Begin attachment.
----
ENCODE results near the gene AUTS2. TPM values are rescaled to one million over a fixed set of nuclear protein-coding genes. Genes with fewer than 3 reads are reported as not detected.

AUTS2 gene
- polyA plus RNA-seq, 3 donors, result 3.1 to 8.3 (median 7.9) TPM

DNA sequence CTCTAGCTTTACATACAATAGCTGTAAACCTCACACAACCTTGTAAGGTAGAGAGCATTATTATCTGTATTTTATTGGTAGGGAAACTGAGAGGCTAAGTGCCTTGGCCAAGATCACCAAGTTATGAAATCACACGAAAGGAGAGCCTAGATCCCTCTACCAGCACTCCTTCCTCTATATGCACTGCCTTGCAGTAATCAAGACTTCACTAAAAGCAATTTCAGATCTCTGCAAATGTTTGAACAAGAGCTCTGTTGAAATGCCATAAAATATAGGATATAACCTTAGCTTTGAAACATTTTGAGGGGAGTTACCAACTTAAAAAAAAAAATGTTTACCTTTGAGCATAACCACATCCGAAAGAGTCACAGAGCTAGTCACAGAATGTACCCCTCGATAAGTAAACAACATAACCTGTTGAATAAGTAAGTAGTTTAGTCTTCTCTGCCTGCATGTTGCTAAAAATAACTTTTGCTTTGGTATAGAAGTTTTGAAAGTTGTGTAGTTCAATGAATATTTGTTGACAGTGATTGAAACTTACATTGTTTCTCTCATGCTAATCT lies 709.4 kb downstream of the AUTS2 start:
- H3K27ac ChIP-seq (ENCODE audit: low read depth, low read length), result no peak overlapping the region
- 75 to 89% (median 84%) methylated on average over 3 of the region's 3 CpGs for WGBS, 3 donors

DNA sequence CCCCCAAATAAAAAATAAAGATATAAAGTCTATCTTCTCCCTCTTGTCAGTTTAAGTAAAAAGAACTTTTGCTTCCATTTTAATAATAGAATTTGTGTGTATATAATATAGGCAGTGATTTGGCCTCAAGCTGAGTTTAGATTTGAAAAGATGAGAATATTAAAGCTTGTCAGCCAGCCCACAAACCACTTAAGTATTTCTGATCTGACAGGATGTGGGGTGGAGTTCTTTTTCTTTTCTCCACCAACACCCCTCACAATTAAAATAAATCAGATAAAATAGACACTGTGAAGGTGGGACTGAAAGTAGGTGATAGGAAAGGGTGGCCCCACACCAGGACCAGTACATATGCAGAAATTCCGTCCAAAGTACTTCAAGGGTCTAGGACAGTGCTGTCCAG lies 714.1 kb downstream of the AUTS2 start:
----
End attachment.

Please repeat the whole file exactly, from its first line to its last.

ENCODE results near the gene AUTS2. TPM values are rescaled to one million over a fixed set of nuclear protein-coding genes. Genes with fewer than 3 reads are reported as not detected.

AUTS2 gene
- polyA plus RNA-seq, 3 donors, result 3.1 to 8.3 (median 7.9) TPM

DNA sequence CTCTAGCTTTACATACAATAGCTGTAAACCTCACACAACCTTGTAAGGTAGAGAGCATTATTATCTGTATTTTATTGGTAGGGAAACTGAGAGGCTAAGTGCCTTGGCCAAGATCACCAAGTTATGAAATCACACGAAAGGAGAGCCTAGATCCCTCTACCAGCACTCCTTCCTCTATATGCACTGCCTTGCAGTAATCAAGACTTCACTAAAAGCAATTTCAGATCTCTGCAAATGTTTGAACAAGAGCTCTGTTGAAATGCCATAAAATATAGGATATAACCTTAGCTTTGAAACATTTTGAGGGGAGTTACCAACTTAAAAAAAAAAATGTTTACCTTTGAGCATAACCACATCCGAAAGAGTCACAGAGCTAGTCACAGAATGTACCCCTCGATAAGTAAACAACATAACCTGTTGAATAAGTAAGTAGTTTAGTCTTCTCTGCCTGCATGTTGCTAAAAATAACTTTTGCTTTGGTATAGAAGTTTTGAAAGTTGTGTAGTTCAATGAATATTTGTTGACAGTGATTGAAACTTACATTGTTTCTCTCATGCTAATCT lies 709.4 kb downstream of the AUTS2 start:
- H3K27ac ChIP-seq (ENCODE audit: low read depth, low read length), result no peak overlapping the region
- 75 to 89% (median 84%) methylated on average over 3 of the region's 3 CpGs for WGBS, 3 donors

DNA sequence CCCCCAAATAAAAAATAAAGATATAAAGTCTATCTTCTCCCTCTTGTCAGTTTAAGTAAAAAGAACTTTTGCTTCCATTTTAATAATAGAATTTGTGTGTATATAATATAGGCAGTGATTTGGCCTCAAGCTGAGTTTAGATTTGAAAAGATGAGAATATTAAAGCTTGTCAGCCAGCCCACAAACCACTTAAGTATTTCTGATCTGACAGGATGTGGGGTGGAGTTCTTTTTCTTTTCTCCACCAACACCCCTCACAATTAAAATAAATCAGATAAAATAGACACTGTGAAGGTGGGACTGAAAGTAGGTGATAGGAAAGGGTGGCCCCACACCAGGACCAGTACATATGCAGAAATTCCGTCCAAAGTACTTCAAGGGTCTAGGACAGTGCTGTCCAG lies 714.1 kb downstream of the AUTS2 start: